under this Creative Commons Licence.
What is left of the building stands above a bend in the River Till, overlooking a notable medieval bridge which shares its name. Nearby can be found the scant remains of a deserted village. Originally, a tower house stood on the site, dating back to at least 1415 when a Sir John Heron ruled the roost. This structure was twice visited by the Scots: once, in 1496, to destroy it; and a few years later they passed by again on the way to their defeat at Flodden (1513). The Selbys soon afterwards took over the plot, though the tower remained a ruin, and despite substantial subsequent redevelopment a few of these original medieval remnants can still be made out.
In 1685, the Blakes bought the estate, though they spent much of their time at nearby Tillmouth Hall. From the 1770s, though, they finally decided to splash the cash, and Sir Francis Blake embarked on a ‘Gothic Revival’-type renovation job on the sad old pile of stones. The project went on and on and on – long beyond Sir Francis’ death – for nigh on half a century, until work fizzled out in the early Victorian era. In the 1880s, the family built a new mansion elsewhere on the estate, and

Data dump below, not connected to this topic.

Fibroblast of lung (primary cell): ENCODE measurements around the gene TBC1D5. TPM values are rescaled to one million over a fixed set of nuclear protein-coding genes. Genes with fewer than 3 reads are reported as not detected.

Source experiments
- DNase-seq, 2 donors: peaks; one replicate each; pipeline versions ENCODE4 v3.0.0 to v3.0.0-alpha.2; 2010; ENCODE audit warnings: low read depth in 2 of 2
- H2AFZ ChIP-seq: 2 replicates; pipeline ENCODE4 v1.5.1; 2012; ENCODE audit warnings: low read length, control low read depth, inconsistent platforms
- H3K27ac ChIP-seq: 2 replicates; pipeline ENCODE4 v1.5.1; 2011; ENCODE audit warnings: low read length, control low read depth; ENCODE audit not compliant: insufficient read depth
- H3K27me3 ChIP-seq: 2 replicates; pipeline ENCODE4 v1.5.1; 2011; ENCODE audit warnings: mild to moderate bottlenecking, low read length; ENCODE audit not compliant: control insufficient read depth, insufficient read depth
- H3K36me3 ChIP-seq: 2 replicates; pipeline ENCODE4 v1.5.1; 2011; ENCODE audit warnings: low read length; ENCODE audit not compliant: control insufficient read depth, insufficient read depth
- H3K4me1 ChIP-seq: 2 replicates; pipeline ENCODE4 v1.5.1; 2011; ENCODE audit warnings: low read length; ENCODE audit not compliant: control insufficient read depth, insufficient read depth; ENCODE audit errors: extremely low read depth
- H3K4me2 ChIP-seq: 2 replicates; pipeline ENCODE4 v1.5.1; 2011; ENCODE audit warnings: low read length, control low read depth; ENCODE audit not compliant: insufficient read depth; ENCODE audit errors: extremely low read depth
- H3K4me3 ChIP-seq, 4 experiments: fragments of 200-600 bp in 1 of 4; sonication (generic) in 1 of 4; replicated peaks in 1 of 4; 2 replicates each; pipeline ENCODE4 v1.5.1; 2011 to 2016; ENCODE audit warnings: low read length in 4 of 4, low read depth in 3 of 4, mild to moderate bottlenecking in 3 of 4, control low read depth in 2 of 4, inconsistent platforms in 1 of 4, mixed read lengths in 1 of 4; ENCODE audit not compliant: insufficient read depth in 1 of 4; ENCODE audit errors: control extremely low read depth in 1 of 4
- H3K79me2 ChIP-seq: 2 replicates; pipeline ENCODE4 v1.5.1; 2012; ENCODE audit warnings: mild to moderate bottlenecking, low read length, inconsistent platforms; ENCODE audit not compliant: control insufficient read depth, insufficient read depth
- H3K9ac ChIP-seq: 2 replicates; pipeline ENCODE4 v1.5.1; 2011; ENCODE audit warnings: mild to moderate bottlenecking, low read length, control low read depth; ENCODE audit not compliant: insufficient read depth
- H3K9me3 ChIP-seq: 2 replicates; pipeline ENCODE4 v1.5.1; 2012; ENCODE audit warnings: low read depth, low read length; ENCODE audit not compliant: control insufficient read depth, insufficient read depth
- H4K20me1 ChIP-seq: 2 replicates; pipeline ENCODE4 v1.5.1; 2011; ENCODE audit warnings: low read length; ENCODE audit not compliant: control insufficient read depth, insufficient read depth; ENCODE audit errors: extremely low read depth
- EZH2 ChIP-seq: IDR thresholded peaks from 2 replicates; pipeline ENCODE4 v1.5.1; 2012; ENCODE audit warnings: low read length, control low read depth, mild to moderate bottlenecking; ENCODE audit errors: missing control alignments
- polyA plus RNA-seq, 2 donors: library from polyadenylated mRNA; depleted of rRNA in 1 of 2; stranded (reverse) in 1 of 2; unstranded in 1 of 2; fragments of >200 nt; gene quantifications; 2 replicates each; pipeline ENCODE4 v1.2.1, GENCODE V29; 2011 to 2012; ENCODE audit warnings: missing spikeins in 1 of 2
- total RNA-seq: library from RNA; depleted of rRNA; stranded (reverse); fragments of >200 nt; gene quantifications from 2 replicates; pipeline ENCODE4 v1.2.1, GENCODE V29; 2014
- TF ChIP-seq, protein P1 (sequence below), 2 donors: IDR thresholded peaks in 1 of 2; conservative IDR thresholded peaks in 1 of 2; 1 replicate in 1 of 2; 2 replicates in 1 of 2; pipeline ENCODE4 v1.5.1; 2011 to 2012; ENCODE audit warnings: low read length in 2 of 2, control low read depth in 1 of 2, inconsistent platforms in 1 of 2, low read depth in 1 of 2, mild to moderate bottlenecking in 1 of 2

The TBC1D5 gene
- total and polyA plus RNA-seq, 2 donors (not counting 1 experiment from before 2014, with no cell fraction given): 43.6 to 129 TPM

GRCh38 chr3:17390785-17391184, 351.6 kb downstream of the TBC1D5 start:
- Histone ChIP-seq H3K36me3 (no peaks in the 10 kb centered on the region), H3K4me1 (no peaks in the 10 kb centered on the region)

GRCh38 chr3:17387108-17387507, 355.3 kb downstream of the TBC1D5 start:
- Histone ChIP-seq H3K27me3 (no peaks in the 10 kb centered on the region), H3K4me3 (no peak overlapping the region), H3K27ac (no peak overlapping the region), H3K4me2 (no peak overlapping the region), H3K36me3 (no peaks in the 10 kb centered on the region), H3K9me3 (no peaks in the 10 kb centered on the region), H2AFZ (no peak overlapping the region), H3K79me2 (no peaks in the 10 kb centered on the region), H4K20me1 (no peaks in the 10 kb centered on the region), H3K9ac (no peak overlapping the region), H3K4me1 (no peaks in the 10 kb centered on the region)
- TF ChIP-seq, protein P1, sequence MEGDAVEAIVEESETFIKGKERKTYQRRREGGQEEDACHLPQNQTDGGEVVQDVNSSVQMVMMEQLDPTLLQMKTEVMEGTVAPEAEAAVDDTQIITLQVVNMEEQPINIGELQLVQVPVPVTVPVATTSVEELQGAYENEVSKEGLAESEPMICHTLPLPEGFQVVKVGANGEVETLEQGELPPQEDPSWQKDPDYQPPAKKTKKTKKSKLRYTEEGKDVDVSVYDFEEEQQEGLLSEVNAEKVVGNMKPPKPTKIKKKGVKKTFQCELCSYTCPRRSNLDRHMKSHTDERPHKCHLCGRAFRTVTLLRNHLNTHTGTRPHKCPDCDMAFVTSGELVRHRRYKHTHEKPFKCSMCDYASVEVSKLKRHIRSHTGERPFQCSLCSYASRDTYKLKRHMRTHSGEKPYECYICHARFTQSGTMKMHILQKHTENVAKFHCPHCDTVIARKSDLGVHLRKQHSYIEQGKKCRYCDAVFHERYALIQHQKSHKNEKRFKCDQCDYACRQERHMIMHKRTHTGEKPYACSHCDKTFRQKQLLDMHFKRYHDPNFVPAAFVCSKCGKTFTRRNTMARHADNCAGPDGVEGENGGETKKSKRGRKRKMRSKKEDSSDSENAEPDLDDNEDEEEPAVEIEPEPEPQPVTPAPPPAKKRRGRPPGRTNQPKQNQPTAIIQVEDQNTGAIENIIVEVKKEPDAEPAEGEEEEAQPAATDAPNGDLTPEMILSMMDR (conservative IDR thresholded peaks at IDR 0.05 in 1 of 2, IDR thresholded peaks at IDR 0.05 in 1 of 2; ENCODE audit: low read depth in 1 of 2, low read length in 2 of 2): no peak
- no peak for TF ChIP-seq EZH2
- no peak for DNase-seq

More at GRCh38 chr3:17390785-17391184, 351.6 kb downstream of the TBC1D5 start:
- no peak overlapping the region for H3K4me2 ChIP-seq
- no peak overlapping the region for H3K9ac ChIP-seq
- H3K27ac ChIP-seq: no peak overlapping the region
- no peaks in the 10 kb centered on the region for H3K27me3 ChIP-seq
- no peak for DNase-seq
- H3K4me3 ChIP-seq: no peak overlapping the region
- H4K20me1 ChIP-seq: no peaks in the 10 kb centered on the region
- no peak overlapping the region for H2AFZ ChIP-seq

hung on as an empty, unfinished shell for ages. It appears that the structure
was never even lived in. Twizel Castle
If you’re thinking that the mighty-looking edifice has decayed rather speedily in a century or so, this can be explained by the fact that its owners (the Blakes) recycled stonework in their various building projects elsewhere – including their new mansion at Tillmouth Park – with bits and bobs finding their way into Norham Station, too, apparently. As a result, it went from a magnificent five storey affair to the two storey ruin we see today.